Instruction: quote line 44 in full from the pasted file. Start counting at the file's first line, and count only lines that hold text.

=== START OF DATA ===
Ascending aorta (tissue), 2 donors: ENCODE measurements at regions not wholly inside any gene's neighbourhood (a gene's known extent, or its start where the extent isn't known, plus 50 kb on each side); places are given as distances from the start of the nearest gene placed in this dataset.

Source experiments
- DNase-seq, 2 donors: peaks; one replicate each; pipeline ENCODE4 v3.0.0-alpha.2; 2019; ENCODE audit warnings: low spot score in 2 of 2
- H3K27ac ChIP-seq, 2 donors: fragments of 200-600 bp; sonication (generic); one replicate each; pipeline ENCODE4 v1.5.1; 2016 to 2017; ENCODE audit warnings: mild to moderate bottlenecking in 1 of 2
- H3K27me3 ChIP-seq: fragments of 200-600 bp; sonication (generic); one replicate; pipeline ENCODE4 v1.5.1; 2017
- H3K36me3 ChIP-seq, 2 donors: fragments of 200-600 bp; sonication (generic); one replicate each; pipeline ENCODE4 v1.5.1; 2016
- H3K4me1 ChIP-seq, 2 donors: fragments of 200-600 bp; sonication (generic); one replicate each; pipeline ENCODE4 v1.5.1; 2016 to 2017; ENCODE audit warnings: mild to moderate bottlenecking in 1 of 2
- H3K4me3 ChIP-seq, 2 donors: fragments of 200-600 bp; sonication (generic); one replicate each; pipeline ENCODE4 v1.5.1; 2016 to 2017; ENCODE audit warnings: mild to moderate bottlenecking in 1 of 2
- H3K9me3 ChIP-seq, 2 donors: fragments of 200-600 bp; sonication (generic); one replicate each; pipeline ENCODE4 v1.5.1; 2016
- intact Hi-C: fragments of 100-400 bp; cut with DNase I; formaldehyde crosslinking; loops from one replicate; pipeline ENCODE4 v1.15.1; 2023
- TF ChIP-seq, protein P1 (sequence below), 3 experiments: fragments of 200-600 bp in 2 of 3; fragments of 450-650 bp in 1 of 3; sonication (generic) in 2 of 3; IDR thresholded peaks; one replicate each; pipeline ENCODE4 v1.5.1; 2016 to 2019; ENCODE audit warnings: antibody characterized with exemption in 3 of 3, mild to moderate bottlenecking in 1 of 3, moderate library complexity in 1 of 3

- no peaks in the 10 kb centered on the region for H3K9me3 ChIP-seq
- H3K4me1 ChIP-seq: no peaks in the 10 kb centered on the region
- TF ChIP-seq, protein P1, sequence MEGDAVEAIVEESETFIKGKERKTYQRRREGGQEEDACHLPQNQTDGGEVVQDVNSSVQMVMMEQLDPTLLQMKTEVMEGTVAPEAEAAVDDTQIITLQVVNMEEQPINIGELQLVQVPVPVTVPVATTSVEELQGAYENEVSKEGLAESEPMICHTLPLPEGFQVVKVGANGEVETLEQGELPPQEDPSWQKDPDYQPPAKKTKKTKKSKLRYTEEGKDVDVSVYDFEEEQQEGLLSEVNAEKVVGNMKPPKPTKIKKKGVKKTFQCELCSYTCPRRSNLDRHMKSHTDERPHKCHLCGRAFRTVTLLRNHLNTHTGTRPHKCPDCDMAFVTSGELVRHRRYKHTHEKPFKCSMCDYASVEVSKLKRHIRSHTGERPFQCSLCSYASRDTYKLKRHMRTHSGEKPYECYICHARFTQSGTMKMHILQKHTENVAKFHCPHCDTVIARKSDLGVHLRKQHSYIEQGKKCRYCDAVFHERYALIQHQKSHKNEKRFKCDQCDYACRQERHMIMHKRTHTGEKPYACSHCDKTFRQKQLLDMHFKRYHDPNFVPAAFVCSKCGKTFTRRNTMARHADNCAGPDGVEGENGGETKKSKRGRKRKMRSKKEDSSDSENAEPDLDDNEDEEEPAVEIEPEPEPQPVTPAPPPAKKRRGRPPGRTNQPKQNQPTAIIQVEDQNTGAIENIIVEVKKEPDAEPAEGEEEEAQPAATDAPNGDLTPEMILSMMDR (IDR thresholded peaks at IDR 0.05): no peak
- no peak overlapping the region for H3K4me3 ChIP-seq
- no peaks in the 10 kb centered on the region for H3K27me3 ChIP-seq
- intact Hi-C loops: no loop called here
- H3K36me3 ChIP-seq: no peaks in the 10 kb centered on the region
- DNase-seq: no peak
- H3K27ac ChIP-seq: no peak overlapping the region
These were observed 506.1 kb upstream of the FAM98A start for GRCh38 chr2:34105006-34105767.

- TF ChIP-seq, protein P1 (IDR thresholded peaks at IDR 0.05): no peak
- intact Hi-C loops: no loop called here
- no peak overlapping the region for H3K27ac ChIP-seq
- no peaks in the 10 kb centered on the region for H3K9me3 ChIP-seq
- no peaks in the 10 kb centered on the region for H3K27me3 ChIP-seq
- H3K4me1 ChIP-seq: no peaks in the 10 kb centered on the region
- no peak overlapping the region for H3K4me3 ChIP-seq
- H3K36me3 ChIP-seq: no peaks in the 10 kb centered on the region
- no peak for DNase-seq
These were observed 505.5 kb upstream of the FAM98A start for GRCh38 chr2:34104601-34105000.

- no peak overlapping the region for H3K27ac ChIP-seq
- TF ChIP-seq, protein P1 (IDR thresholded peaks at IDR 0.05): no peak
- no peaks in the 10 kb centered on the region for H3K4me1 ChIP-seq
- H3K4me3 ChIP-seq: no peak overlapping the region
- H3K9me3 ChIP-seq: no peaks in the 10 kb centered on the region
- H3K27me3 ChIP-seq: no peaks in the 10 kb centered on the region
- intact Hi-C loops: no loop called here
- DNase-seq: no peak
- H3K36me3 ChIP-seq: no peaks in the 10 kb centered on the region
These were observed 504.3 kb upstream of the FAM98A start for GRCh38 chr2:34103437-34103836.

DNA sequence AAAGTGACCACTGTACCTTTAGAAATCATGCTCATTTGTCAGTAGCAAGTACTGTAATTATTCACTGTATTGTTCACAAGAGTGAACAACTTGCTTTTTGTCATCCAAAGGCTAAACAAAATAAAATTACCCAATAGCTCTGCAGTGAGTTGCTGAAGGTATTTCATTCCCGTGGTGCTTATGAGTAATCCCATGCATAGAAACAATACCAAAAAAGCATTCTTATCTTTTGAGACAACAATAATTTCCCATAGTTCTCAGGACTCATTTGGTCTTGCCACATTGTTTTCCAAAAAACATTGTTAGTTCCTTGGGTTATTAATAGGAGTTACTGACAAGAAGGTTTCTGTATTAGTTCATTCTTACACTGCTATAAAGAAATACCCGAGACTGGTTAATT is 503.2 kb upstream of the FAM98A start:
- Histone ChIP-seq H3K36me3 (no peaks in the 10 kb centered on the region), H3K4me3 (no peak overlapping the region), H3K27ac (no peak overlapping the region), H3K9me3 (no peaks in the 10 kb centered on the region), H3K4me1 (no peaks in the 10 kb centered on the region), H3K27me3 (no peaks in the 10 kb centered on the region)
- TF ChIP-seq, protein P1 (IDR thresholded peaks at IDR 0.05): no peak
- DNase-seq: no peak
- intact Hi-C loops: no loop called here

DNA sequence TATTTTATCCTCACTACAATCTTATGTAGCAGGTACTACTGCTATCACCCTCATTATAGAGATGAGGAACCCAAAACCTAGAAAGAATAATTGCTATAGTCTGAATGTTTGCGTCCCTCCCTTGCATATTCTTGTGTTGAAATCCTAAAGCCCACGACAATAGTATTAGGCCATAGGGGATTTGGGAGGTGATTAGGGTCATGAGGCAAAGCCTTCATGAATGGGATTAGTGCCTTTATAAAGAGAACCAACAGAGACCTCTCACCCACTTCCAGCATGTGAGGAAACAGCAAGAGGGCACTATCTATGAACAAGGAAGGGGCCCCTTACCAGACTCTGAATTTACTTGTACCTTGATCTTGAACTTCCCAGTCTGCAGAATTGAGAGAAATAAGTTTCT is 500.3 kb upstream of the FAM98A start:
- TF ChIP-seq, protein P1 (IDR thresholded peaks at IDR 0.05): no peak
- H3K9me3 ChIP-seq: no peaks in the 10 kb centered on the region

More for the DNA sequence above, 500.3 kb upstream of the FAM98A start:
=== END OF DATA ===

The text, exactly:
- TF ChIP-seq, protein P1 (IDR thresholded peaks at IDR 0.05): no peak